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Integration

Introduction – The evolution in urban mobility patterns in the last decades translates into considerable growth of car-based trips in cities. Traffic jams and pollution  generated a new approach oriented towards increase higher quality of life.  This marked the use of various public transport modes in the cities, the introduction of flexible transport services in low density of population / low public transport demand areas, etc. However, “integrating” various public transport services seems to be the key factor in a sustainable urban development as urban public transport is concerned.

 

In planning and awarding services, integration and coordination among different modes and stakeholders (other departments, sectors; Health, Education, etc.) dealing with sustainable mobility as a whole, represents a strategic objective for delivering intermodality and co-modality. Of course, the result (efficient integration) can be a benefit for the users and also for the contract, distributed between the PTA and the operator(s). (E.g. Services integration can improve levels in satisfaction for all users including – rural urban, elderly and or disabled people, commuters, education, health, social services, leisure and business. Integration between modes can lead to the development of multi modal networks including; bus, train, metro, tram, car sharing, bike sharing, taxis car hire with drivers and parking management);

 One of the key objectives for a PTA is to be able to integrate all modes of transport to allow the development of efficient, sustainable networks.  The design of a multi-modal PTA makes it possible for integrated services to be contracted through one single contact.  In many cases existing working practices within public authorities will see each department tendering its own transport requirements.   Using an integrated model a more coordinated approach can be considered where the needs of Education, Health and Social Services can be integrated into the public transport process to maximize the use of resources, reduce duplication and lead to more customer focused service design as the true demand of an area can be identified through one source. Integrated Transport Units offers one approach to trying to achieve this which has been adopted widely in the UK.

Integration

What does “Transport Integration” mean?

NEA defines integration by further and more comprehensive statement as: “ The organisation process through which elements of the passenger transport system (network and infrastructure, tariffs and ticketing, information and marketing, etc.) are, across modes and operators, brought into closer and more efficient interaction, resulting in an overall positive enhancement to the overall state and quality of the services linked to the individual travel components.” (NEA Transport research and training. (2003). Integration and regulatory structures in public transport, Transport studies unit, University of Oxford)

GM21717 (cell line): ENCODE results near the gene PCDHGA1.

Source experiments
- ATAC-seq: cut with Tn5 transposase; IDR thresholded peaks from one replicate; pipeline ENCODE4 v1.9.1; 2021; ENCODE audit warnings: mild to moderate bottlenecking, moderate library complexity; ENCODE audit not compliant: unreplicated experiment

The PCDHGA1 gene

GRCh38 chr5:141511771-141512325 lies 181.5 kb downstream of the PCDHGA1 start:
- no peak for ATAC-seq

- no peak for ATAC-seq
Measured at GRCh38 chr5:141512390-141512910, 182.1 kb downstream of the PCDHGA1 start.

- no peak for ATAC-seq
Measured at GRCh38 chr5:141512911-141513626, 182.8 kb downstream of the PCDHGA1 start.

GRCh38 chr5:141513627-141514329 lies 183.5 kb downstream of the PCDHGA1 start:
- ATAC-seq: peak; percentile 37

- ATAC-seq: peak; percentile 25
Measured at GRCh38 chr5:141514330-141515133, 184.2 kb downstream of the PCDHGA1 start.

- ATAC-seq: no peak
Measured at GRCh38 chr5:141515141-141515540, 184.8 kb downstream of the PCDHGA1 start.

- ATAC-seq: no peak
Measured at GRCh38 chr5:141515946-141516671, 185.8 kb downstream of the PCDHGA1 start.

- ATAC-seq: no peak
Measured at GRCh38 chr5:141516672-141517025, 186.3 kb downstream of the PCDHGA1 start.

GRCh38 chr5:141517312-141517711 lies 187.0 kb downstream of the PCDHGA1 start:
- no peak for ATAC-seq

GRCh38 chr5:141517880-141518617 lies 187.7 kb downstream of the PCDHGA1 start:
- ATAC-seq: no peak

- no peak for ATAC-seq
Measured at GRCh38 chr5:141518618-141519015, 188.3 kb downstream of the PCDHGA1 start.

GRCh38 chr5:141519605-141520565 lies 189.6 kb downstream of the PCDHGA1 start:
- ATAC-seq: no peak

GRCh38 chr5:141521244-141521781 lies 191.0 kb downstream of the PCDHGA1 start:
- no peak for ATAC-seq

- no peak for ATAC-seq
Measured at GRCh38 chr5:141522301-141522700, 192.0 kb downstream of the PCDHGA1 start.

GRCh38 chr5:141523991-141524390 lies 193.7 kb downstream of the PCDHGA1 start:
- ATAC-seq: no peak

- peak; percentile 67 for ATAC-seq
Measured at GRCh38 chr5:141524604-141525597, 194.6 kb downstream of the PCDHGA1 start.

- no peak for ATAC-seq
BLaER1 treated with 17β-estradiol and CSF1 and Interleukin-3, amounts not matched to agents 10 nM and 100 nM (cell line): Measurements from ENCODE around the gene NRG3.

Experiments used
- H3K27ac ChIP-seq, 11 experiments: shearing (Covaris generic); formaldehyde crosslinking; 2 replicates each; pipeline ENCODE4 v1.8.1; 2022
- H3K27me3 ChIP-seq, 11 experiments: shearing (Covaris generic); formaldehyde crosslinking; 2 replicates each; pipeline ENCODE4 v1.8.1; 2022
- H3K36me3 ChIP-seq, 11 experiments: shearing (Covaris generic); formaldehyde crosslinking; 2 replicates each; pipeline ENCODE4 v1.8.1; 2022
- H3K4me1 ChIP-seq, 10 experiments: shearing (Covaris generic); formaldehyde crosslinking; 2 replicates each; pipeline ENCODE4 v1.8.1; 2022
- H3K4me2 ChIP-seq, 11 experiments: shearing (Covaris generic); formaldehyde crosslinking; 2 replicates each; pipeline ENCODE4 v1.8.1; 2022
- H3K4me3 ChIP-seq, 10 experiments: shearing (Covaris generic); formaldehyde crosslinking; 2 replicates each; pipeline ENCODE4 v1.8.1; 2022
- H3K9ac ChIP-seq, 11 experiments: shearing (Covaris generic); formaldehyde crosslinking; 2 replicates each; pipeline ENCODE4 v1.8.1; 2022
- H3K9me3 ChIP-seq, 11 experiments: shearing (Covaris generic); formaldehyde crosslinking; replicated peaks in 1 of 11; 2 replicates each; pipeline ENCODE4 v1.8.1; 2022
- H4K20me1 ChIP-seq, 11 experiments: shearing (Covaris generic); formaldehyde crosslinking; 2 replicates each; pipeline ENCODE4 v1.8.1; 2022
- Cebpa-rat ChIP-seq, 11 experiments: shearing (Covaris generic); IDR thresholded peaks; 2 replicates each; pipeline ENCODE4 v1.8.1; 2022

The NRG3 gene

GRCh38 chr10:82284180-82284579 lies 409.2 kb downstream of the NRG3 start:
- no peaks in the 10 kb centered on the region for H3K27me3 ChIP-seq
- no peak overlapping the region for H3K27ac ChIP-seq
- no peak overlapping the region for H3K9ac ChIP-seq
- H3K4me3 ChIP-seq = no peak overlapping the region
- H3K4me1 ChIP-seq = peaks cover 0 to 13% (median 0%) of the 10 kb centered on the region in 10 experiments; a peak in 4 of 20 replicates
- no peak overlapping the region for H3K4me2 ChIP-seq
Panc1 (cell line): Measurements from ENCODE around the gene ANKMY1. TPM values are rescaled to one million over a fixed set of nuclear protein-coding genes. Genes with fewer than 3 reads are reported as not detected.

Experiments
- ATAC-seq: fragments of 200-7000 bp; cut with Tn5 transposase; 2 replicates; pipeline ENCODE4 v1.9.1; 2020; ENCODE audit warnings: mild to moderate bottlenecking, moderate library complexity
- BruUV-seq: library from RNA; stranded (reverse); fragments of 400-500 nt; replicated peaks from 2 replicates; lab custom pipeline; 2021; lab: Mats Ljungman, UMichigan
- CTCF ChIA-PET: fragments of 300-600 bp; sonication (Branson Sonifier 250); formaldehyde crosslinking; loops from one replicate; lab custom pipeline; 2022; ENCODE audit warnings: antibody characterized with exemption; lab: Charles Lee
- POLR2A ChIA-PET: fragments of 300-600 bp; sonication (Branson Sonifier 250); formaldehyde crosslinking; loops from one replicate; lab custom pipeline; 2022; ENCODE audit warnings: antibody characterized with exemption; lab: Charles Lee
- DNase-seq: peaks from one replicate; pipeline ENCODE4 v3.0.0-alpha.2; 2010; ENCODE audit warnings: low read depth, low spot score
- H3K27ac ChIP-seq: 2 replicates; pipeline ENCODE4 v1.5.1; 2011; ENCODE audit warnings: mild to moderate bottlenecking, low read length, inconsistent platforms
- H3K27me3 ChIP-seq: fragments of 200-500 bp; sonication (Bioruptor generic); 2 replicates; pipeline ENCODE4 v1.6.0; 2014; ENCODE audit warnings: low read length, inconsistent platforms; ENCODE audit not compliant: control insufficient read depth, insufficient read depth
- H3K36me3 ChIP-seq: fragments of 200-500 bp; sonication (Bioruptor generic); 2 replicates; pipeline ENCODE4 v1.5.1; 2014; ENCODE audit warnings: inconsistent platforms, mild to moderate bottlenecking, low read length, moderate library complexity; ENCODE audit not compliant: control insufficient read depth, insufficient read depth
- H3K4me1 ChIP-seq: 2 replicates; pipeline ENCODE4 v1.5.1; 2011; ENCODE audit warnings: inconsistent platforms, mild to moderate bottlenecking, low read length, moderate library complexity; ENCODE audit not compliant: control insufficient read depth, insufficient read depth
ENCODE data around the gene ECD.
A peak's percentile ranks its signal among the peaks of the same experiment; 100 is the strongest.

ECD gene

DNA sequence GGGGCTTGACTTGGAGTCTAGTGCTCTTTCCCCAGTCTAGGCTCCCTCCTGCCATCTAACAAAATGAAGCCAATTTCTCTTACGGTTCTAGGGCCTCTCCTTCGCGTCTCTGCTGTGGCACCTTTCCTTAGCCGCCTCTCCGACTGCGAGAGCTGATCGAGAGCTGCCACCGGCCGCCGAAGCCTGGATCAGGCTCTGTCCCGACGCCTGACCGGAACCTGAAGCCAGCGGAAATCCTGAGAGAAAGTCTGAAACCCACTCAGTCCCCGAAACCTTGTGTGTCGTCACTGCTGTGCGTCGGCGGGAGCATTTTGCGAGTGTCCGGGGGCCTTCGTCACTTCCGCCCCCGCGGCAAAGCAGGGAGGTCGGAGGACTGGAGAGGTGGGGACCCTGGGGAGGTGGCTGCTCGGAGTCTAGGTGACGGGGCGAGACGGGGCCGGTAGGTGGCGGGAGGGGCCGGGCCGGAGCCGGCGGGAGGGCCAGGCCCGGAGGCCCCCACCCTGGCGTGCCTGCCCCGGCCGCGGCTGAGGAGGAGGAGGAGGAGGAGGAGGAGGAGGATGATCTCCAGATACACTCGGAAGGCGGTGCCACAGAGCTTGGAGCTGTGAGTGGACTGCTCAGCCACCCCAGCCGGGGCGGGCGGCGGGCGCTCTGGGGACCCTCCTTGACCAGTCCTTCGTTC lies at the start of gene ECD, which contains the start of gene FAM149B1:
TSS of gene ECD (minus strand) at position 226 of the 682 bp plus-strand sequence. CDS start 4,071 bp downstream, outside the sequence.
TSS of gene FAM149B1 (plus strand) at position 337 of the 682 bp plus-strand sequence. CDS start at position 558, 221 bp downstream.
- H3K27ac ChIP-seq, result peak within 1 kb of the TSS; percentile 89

This definition emphasises that integration is a process rather than a state and it is assumed to be less efficient and less close in the absence of an appropriate process. Furthermore, it refers to all characteristics of the passenger transport service, including infrastructures, tariff and information systems and especially the authorities and organisations which are involved in planning, managing and running the public transport systems. This definition even goes further than the borders of public transport systems and includes wider integration with other transport modes (e.g. walking, cycling and private cars) and other non-transport services such as town planning and environmental and social policies .

 

A more comprehensive description is provided by www.citytransport.info

“Transport Integration means that whatever modes or types of transport (rail, road, water, air) are involved, they all operate as one ‘seamless’ entity – for the benefit of the fare paying customer.

 

Private transport usually provides ‘door to door’ transport (albeit with a walk between the car park and ultimate destination) and whilst this is not always a realistic possibility for public transport the concept of ‘transport integration’ is to provide a ‘seamless’ journey that is as ‘door to door’ as possible.

 

This is achieved by planning services so that where a change of vehicle is required passengers can enjoy easy to use, pleasant & sheltered interchange facilities plus short waits for the next service. Furthermore, just as when a motorist buys fuel they do so once for the whole journey so with passenger transport the passenger should be able to benefit from through ‘one purchase’ ticketing for the whole journey.

 

Public transport can often be thought of rather like a tree, with a large trunk that feeds into smaller branches, and ultimately, twigs.

 

InterCity railways represent the trunks; high capacity urban, suburban and underground rail systems represent the major branches; monorails, rural railways and urban tramways represent the smaller branches, etc., down to low capacity small minibuses and automated ‘cabin’ transports for the twigs.

 

As with trees all these components are important to the overall health of the system; so whilst the ‘chopping-off’ (closure) of a few smaller branches may not appear to have an immediate negative effect ultimately it will harm the whole entity (as experience in Britain with the many railway branch-line, tramway and trolleybus closures in the 1950’s and 1960’s has demonstrated with the present-day severe traffic congestion experienced in many areas).”

Integration Calgary

 

 

 

Integration Dusseldorf

 

 

 

Integration walkway

 

Under the EPTA project, a number of  INTEGRATION best practices have been collected and analyzed. They are presented below: